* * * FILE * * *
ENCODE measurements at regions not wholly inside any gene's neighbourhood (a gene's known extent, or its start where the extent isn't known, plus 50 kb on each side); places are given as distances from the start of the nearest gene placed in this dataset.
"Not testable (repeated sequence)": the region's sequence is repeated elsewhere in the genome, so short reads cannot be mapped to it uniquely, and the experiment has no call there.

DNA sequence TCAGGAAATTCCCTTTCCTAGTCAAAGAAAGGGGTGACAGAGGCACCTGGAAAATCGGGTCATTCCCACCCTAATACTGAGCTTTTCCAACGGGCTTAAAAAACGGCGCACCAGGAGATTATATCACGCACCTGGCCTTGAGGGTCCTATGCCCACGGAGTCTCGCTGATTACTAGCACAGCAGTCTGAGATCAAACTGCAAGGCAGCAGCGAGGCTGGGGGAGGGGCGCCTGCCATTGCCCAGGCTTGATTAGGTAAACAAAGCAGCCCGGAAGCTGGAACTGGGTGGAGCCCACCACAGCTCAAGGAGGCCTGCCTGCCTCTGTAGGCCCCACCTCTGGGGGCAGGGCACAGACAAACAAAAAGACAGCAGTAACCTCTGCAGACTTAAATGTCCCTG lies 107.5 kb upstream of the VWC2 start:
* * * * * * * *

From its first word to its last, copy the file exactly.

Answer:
ENCODE measurements at regions not wholly inside any gene's neighbourhood (a gene's known extent, or its start where the extent isn't known, plus 50 kb on each side); places are given as distances from the start of the nearest gene placed in this dataset.
"Not testable (repeated sequence)": the region's sequence is repeated elsewhere in the genome, so short reads cannot be mapped to it uniquely, and the experiment has no call there.

DNA sequence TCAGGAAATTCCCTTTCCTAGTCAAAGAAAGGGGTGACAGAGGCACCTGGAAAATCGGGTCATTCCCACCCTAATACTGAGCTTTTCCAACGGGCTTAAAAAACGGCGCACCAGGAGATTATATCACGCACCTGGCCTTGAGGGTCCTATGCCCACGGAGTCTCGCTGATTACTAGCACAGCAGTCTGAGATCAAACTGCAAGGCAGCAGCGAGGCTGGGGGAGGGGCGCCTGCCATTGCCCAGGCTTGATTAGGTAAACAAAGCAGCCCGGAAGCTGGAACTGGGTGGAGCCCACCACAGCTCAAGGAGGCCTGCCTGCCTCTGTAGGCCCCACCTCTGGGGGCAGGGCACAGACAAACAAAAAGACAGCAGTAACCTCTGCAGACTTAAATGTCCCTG lies 107.5 kb upstream of the VWC2 start: